A Reading in the African Reality

A Reading in the African Reality

There may be pure strategies that were the result of force majeure rather than of free choice or deeply rooted wisdom. As such, they are considered strategies of necessity instead of strategies of choice, of survival rather than of triumph.

With these words I concluded my last scholarly lecture for the students of Ancient African History at the University of Minnesota, Dakar, who asked me the question: “Is the social and political composition of the ancient African society so fragile that it did not stand up to Western cultures which spared no effort to destroy its remaining values”?

The capital of Ivory Coast, Abidjan may be the first African capital in which I abandoned all my old notions and created new convictions that motivated me to adhere to them despite being unwilling to discuss them. Because whoever desires to acquire the true knowledge found in the sayings of the Latin African thinker Walter Rodney, the novels of Chinua Achebe, and the history written down by Samori Toure, then he has to live for a long time in West Africa, which once brought to the world those men who created a cultural and moral heritage for Africa felt by those living in the civilized world and lost there.

During my trip from Abidjan, Ivory Coast’s largest city to Yamoussoukro, the political capital of the country, I stopped for so long before that reality destined to ever repeat itself though it sometimes allows changing of faces if they guarantee the repeating of this reality over and over.

In his book “How Europe Underdeveloped Africa”, African thinker Walter Rodney emphasizes that before connecting with Europe Africa was a mixture of growing and developing groups and kingdoms with a rich history. The backwardness Africa witnessed was not due to natural conditions, historical and cultural models or rich internal dynamics but rather due to European communication which has had an impact on the disruption of social development and class immaturity, which is the basis of the evolution of any society. Social classes are the cornerstone for building developed political structures, and the nature of economic activity is normally responsible for that class maturity. The underdevelopment we see today in Sub-Saharan Africa is the result of that negative communication. It is worth mentioning that the level of development experienced by Africa prior to colonialism was not exploited to advance the political and economic structures for the benefit of the peoples of Africa but also had an impact on the development of capitalism in Western societies. As much as Africa contributed to the development of the West, the latter played its role in the underdevelopment of the African continent as well. For example, Europe’s domination of international trade led to the creation of central and marginal states. The first thing the Europeans did was to make the Africans unable to dispense with the European goods, which were given out in exchange for the most precious metals. Following the discovery of the New World, the need for labor arose and the slave trade began with devastating effects on the African continent represented in the destruction of African social and economic structures.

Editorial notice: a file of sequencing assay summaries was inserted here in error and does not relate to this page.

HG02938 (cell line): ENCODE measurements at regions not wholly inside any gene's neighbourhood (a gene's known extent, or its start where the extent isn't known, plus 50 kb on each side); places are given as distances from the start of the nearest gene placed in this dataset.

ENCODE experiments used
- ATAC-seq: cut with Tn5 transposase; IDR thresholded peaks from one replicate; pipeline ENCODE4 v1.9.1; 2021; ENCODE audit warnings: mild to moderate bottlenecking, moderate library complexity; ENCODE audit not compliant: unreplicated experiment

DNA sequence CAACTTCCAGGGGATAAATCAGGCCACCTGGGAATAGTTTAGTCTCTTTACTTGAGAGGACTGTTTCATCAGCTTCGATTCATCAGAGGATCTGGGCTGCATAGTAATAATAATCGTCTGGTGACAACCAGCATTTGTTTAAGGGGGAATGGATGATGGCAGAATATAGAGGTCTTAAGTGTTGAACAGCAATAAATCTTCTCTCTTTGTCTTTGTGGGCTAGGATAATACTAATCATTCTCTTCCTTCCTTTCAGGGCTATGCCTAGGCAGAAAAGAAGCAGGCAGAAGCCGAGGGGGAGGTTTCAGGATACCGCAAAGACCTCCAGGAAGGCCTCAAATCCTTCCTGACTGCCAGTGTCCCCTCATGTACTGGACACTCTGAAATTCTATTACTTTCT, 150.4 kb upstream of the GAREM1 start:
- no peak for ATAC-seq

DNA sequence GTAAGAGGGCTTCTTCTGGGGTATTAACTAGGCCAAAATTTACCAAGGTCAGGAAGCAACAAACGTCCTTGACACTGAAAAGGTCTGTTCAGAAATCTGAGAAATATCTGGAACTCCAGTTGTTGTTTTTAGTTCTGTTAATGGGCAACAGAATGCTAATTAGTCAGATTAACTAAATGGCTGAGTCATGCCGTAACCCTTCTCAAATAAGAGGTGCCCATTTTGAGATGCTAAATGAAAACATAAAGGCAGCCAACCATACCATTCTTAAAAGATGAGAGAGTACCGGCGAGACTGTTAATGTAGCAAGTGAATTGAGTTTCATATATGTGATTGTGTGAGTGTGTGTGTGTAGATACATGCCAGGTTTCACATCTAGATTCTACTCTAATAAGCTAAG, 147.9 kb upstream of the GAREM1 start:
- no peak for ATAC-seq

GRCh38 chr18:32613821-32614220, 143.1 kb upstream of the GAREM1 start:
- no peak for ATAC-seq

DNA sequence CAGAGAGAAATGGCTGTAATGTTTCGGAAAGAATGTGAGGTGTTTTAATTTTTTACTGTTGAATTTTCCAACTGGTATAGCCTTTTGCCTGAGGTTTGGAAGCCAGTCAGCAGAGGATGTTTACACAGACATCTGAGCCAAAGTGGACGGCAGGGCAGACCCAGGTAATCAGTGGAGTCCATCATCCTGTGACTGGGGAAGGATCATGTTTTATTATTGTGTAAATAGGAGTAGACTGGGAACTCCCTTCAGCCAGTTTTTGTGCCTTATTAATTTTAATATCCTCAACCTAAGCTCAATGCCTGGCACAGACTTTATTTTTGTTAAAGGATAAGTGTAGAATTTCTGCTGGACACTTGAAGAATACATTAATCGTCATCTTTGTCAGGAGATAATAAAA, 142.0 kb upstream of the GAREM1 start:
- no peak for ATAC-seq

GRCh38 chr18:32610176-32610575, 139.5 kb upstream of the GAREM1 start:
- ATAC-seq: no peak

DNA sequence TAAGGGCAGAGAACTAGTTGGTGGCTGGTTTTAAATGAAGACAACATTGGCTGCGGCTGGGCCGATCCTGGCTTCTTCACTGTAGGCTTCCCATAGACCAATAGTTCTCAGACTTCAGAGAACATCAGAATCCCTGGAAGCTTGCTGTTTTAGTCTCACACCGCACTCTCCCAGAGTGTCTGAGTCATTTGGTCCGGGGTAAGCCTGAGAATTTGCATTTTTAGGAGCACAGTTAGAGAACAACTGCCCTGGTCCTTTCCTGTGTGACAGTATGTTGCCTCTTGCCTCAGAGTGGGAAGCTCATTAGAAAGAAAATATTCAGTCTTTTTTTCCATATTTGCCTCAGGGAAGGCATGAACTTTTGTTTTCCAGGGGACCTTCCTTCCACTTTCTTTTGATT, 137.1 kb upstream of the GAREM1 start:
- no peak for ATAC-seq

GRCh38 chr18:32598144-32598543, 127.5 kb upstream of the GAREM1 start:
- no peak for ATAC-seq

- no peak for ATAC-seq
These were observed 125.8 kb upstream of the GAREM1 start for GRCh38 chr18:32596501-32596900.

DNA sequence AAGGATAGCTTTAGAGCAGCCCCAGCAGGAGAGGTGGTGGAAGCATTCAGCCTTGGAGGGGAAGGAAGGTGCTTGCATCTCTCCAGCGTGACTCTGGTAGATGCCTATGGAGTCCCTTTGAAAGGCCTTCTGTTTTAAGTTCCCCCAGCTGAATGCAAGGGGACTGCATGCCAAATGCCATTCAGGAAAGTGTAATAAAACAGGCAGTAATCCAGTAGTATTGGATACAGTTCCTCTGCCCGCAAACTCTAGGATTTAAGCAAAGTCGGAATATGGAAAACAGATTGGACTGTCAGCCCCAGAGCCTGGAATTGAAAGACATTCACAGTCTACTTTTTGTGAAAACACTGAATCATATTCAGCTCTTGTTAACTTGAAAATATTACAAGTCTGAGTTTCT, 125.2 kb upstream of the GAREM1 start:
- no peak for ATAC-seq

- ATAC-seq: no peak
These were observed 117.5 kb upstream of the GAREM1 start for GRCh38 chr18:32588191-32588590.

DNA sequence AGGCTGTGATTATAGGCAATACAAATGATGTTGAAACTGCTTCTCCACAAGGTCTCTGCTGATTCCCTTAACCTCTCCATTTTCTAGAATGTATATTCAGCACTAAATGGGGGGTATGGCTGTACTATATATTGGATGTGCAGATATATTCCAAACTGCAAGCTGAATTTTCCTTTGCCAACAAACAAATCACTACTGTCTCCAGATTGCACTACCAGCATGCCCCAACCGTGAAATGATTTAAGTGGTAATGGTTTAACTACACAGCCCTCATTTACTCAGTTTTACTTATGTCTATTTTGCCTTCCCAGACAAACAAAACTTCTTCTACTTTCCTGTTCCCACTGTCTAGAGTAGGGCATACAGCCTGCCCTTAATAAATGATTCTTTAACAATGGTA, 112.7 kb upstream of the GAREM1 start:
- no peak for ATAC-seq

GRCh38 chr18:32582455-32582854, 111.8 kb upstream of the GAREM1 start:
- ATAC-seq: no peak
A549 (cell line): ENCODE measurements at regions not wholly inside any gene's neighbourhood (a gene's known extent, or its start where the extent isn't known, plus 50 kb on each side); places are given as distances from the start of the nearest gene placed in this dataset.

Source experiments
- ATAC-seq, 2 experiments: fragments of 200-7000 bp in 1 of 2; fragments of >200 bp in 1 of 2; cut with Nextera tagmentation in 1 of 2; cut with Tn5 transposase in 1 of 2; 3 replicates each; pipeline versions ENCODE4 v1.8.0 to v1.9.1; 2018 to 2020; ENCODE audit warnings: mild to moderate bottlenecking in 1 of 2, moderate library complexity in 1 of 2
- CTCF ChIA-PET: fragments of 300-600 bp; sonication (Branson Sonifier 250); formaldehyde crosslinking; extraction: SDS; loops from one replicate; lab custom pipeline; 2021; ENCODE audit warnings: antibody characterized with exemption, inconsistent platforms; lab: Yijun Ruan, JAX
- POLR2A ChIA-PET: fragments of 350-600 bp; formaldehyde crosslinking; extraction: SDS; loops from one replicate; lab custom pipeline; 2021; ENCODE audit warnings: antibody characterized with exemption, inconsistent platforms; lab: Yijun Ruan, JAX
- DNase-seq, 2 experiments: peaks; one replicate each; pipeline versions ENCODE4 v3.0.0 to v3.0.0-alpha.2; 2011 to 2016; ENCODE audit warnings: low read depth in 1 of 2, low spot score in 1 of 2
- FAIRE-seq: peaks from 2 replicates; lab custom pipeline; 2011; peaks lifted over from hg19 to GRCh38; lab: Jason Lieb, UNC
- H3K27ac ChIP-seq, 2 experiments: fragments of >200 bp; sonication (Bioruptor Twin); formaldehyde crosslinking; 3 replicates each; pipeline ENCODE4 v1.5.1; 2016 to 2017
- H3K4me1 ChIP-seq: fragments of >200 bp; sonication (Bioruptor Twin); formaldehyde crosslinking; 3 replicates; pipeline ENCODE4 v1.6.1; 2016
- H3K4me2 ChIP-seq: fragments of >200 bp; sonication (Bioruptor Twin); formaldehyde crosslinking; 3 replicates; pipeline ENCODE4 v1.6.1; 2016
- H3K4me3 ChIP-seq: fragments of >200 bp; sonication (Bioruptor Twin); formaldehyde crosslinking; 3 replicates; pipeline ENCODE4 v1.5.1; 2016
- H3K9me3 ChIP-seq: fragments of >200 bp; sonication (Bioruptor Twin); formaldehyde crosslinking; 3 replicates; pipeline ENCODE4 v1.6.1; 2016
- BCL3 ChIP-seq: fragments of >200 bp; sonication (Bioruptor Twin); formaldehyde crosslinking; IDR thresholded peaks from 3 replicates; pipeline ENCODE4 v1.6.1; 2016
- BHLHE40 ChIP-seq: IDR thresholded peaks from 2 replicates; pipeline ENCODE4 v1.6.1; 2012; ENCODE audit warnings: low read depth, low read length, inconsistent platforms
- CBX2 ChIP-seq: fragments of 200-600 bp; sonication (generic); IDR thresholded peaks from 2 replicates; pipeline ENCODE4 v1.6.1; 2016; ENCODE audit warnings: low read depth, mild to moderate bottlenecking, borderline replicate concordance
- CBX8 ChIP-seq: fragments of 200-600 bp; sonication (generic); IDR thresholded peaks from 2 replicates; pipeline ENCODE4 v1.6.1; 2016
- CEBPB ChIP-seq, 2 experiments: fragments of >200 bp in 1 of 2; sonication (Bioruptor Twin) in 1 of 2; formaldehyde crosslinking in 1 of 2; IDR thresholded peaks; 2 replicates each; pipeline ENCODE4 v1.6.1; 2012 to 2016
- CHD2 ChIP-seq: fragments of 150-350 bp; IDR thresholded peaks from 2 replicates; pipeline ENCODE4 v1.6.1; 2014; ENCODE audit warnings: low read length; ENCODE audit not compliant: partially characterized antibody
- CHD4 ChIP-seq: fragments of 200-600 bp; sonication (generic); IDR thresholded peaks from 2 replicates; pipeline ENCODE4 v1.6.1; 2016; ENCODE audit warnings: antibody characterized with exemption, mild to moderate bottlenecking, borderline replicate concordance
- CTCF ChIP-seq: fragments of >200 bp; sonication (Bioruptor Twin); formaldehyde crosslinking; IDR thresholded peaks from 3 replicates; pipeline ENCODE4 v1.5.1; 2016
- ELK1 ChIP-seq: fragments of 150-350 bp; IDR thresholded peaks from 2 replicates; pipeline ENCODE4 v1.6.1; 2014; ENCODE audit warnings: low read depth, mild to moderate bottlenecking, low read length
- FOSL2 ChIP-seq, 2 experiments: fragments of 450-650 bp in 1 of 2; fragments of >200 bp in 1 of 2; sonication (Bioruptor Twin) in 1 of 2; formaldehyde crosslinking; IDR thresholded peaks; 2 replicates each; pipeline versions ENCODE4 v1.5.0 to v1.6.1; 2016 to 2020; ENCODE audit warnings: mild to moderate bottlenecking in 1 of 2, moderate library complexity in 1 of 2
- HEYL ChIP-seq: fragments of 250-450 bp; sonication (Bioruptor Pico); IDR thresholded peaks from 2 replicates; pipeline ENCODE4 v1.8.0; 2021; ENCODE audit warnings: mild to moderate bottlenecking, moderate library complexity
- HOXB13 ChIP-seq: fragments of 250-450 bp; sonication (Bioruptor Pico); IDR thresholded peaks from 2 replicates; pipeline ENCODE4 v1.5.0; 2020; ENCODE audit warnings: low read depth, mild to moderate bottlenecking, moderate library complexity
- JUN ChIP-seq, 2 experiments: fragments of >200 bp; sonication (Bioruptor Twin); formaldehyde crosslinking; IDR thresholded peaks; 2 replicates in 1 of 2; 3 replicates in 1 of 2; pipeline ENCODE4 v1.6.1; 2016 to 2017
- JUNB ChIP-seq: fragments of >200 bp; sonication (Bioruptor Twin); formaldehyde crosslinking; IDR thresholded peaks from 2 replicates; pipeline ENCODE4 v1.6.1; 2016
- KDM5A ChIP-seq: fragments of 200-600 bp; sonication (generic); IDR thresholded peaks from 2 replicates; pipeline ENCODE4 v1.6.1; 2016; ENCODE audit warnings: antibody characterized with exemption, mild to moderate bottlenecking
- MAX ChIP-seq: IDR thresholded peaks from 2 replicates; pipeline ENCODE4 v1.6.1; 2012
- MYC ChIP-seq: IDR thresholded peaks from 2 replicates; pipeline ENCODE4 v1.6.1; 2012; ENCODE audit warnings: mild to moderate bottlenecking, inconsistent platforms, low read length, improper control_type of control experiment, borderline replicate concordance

On the other hand, the slave trade had positive effects on the West, which succeeded in creating dissension and guaranteeing the continuation of the slave trade. What’s more, internal slavery started by those serving the interests of capitalism, especially in West Africa, one of the most areas affected by this trade. The West tried to invent means and policies that maintain the African continent in the way that best serve its interests, besides it also attempted to question the independence some African states had achieved.

The African elite today is agreeing on one thing and that is the attempt to take steady steps in reconciling three ever-conflicting versions of Africa, namely the traditional or local Africa, which has historically been punished and branded as backward and primitive, yet it is advancing though slowly which otherwise would not have been able to sustain its peoples over the centuries and still struggling for survival, the modern Africa and the moderate Africa. The latter represents the unofficial sector that is transitional between the traditional and the modern sectors and which deems that most of the problems of Africa stem from the modern sector. Accordingly, some find it difficult to reconcile these two versions of Africa, but the reality indicates that Africa is climbing to the top with difficulty and that is the evidence of success.

This article was published in Al Bayan Newspaper, UAE on the following link:


Dr. Amina Alarimi

UAE researcher in African affair

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